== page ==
The studio practice of Kirsten Hassenfeld is a throwback to the vernacular handicrafts of the original American settlers. Hassenfeld’s evolution from primarily paper works to recycled every day materials reflects her concern about waste and conservation in today’s society. She carefully saves odds and ends from her daily life, such as bottle caps, thread spools, envelopes and wrapping paper and incorporates them into complex abstract and pictoral works of art. With reference to traditional household chores that kept generations of poor Americans solvent, she quilts, sews, weaves, canes and patches these cast-off materials into spectacular assemblages.
Cabin Fever is equally representative of the pace of her work and the isolation of her studio practice. Normally associated with a person’s claustrophobic reaction to a small space with nothing to do, Hassenfeld’s cabin fever equates more to having too much to do. Her meticulous work style and attention to detail demands a vast amount of studio time in preparation for an exhibition. Her lair is filled with discarded materials, deemed unnecessary to others, that slowly get fit together to form a complex convergence of texture and color. These unique constructions serve as a reminder of the past, when creativity was directly linked to our readily available resources.
Kirsten Hassenfeld was an explorer as a child, spending many a day wandering around the fields behind her suburban home in Albany, New York. She found interest in things that pointed to our past, like a broken down pen in the woods that was reminiscent of something more historical than a development playground. This interest in something more chronicled and real plays a role in her work today. Cabin Fever is a commentary on where we have been, but it is also a glimpse into where we are going.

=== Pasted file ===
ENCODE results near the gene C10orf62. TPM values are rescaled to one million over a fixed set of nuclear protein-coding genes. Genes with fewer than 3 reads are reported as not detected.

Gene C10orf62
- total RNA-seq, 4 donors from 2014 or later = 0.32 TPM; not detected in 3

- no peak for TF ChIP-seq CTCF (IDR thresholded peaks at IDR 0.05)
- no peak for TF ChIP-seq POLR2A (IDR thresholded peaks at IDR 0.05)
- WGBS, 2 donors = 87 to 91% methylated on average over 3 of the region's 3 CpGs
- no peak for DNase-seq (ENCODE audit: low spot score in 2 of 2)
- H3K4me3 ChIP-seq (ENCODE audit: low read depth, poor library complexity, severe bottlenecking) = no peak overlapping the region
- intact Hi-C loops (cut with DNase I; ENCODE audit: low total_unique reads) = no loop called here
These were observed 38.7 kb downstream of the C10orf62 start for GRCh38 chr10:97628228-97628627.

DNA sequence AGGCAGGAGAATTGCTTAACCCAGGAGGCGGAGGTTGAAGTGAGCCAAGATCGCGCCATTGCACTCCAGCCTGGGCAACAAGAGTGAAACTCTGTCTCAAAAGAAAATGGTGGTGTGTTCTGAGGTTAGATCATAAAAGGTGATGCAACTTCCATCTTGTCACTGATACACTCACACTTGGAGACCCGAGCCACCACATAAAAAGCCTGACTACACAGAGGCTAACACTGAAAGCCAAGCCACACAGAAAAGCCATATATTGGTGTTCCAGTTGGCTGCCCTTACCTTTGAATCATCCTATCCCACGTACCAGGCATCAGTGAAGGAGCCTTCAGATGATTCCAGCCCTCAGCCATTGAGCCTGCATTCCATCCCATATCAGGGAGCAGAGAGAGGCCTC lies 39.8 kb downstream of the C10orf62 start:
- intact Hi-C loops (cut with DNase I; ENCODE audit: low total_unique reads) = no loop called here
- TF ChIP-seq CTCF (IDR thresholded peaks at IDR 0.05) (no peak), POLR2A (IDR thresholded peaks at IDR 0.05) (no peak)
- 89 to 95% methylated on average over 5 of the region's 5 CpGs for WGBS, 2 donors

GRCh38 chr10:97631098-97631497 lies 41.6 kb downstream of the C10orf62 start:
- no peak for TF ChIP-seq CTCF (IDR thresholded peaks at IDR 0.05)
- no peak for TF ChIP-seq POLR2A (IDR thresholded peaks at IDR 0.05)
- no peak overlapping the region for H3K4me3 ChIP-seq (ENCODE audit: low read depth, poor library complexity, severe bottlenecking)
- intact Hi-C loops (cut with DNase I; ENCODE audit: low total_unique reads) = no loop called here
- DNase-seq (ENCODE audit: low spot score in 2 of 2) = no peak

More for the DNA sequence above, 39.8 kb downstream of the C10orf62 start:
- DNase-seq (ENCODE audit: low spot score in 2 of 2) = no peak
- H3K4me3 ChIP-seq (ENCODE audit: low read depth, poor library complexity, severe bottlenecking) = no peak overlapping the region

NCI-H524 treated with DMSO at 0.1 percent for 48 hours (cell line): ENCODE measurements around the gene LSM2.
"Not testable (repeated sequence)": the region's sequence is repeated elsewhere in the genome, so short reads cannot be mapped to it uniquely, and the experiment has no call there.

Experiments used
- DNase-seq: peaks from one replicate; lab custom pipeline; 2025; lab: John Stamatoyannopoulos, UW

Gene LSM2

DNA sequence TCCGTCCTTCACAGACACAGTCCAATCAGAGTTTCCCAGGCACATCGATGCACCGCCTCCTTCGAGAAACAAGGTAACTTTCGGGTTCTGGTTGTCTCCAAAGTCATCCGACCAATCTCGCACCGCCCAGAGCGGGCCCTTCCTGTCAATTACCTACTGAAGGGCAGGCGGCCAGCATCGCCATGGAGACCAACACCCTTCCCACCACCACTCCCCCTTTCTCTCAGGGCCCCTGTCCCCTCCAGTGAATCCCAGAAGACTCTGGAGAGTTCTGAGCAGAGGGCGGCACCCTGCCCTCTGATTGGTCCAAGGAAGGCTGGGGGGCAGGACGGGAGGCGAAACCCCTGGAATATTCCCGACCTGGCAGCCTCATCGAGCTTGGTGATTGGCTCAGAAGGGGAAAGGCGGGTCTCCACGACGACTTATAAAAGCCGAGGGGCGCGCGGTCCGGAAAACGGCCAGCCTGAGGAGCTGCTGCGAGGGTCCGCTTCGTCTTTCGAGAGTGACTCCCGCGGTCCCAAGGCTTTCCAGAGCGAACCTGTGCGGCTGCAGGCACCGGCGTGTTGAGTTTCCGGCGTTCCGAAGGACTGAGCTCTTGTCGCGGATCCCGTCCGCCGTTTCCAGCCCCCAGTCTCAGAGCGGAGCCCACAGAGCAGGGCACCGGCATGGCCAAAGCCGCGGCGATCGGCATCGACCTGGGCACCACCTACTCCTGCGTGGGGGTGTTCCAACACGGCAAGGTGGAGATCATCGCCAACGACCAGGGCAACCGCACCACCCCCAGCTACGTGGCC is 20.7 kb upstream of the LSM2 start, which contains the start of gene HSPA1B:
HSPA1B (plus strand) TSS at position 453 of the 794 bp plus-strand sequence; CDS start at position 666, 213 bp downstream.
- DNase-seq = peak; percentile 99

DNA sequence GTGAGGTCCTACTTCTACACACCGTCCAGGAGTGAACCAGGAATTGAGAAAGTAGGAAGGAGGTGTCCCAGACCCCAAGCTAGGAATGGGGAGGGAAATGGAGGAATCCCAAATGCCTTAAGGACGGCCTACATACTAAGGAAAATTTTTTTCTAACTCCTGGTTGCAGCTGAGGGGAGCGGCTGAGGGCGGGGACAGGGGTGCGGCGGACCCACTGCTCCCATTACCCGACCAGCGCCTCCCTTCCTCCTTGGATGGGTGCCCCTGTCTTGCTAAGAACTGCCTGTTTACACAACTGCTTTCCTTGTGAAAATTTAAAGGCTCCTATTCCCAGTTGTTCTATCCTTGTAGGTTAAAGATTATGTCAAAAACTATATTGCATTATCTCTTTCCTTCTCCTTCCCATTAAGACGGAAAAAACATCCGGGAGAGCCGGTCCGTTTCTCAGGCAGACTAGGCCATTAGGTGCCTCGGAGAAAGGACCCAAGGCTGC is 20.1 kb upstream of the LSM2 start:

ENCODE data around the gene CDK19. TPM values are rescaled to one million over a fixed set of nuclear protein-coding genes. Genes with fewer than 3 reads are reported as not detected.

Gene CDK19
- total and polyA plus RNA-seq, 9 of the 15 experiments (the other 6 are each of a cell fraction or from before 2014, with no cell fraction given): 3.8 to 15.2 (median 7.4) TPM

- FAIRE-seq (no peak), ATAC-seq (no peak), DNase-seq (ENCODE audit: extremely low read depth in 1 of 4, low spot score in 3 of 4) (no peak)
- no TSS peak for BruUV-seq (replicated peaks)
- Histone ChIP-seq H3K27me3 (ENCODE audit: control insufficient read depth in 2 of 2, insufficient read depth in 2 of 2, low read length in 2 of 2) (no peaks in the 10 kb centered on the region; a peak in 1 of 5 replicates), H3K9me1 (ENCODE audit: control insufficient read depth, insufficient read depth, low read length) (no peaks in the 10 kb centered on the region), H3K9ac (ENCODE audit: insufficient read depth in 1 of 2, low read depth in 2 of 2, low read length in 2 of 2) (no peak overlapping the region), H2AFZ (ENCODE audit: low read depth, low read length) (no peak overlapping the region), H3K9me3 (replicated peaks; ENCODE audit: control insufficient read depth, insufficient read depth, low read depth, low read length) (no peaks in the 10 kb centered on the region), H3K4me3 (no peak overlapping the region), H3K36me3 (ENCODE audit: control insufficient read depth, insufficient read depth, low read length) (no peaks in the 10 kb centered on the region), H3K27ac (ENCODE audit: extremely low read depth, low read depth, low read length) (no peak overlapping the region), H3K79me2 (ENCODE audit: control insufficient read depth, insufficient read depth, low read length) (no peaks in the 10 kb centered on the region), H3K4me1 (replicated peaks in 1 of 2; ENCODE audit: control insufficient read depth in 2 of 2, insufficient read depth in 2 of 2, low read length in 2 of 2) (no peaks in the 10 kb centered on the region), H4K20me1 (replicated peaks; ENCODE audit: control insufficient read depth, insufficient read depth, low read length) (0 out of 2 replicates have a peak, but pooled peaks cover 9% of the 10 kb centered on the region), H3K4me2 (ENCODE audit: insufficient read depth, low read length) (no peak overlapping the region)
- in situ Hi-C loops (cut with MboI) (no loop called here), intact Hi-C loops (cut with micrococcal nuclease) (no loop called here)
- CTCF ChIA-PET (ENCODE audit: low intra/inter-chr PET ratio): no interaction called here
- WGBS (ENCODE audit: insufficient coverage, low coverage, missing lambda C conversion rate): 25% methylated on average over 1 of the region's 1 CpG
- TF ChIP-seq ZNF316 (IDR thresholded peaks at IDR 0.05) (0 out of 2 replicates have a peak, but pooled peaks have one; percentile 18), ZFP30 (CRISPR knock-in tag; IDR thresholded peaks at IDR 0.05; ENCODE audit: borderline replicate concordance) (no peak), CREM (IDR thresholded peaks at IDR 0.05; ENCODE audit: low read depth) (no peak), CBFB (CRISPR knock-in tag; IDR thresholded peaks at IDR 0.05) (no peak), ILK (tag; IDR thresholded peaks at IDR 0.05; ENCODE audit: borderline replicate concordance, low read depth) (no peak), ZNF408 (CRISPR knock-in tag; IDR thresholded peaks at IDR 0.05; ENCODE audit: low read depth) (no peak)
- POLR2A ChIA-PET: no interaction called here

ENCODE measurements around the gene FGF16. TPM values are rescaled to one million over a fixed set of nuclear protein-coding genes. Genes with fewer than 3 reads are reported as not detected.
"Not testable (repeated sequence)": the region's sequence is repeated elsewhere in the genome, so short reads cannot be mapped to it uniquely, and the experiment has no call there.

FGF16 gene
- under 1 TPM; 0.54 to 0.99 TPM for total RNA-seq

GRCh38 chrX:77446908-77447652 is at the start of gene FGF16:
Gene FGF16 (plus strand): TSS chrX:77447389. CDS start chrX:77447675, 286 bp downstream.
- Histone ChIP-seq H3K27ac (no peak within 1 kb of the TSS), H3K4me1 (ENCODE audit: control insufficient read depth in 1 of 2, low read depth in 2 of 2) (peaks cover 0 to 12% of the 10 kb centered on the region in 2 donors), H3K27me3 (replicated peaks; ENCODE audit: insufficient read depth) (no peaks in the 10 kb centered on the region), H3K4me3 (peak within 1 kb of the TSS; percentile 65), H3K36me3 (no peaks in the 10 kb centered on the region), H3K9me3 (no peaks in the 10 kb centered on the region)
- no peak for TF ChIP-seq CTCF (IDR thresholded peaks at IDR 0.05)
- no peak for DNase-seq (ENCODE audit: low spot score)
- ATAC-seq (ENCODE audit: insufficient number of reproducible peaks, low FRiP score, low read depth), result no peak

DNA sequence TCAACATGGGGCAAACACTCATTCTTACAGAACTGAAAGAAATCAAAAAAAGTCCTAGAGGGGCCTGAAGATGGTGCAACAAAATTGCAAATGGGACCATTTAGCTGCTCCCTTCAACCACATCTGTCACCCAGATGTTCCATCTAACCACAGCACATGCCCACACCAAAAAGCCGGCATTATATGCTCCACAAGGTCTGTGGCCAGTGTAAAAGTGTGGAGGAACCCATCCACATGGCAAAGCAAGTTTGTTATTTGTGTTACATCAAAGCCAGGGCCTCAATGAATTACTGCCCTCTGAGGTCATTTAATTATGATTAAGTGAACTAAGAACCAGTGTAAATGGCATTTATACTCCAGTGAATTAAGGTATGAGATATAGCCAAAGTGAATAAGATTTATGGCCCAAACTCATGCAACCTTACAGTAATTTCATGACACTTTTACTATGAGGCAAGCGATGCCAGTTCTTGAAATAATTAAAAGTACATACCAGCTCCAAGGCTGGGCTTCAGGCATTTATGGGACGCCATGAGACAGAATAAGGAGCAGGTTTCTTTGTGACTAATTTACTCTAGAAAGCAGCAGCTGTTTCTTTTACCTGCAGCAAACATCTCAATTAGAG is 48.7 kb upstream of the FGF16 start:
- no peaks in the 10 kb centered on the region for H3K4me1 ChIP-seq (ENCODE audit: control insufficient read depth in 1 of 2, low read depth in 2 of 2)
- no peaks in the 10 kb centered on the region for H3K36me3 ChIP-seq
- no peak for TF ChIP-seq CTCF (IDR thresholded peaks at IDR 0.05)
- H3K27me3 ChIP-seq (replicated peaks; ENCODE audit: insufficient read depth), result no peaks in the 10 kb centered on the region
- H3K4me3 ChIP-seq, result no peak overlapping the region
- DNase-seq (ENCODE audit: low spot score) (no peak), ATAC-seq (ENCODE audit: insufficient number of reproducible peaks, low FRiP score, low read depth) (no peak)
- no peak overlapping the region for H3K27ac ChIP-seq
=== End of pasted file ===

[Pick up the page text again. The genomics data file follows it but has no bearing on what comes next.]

Hassenfeld’s work defies distinct classification as an art form. It lies somewhere between collage and assemblage depending on what path she takes with an individual work. Based on many traditional, craft-based techniques she modernizes the composition by uniting her process with modern, yet recycled materials. The final product is an invitation to the viewer to investigate the form, substance and structure of her work. The more time spent viewing the work of Kirsten Hassenfeld, the more there is to find.
Hassenfeld received her BFA from Rhode Island School of Design and her MFA from the University of Arizona. She has been awarded individual artist grants from New York Foundation for the Arts and The Pollock-Krasner Foundation and has had solo exhibitions at Bellwether Gallery in New York and Peter Mendenhall Gallery in Los Angeles, among many others. She lives and works in Brooklyn.